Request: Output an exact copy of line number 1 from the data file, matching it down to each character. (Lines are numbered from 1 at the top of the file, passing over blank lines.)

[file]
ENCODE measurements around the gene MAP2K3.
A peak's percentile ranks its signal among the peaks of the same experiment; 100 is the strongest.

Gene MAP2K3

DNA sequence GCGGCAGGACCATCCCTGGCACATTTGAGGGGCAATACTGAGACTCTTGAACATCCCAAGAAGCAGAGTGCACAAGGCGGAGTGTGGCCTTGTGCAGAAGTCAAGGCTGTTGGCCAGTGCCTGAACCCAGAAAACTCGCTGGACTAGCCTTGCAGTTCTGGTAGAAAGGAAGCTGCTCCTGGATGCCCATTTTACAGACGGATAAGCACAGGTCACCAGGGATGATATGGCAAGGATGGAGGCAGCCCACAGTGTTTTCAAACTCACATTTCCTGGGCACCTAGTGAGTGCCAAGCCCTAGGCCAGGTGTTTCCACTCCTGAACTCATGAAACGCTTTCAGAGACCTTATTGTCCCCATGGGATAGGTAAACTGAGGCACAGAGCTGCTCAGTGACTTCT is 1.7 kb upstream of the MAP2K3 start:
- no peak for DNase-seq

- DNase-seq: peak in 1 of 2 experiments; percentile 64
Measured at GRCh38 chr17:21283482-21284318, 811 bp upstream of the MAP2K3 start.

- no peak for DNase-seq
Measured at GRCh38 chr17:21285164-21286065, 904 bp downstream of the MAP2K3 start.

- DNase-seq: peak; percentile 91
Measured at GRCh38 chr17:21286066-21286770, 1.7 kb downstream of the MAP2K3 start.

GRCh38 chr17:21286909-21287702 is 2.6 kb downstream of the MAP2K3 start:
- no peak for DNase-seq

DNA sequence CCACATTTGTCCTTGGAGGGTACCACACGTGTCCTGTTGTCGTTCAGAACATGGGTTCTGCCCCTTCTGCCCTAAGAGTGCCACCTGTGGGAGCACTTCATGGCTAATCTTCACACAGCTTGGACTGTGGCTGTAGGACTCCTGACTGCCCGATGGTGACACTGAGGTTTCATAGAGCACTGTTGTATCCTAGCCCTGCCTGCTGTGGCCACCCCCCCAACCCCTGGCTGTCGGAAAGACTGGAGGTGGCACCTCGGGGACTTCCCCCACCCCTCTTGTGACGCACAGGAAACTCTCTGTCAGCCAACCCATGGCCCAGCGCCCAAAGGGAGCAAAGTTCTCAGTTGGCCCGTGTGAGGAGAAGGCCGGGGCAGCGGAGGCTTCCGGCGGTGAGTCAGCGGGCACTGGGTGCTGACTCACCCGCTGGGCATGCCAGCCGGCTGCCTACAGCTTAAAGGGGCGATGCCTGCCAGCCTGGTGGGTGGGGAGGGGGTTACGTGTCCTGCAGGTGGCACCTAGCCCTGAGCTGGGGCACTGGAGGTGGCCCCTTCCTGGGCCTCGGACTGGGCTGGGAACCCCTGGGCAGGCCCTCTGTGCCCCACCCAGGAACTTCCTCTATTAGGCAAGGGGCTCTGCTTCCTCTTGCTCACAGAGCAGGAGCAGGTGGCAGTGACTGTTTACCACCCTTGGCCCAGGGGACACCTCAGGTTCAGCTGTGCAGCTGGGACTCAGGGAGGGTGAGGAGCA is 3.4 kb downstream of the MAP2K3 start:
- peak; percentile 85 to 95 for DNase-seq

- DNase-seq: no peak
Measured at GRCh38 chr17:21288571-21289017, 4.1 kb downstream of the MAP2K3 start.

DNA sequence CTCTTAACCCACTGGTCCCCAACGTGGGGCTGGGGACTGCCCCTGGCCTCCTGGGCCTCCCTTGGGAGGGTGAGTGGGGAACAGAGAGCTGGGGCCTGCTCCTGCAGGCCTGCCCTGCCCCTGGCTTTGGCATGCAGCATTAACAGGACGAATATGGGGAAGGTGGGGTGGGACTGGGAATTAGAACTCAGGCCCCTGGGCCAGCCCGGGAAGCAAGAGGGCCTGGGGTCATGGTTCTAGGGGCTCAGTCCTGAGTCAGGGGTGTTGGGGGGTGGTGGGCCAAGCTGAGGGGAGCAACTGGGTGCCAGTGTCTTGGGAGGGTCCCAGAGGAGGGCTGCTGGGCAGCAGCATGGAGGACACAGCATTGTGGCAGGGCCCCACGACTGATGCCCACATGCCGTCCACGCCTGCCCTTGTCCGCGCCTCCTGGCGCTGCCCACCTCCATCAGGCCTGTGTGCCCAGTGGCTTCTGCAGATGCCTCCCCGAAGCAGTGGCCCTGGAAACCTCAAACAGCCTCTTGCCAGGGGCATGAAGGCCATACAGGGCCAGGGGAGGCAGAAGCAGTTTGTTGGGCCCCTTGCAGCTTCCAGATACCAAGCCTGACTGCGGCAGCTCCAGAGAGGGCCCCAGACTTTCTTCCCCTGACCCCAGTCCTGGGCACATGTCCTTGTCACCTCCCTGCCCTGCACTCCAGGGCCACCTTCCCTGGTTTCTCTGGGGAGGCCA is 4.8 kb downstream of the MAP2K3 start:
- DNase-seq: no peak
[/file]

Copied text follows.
ENCODE measurements around the gene MAP2K3.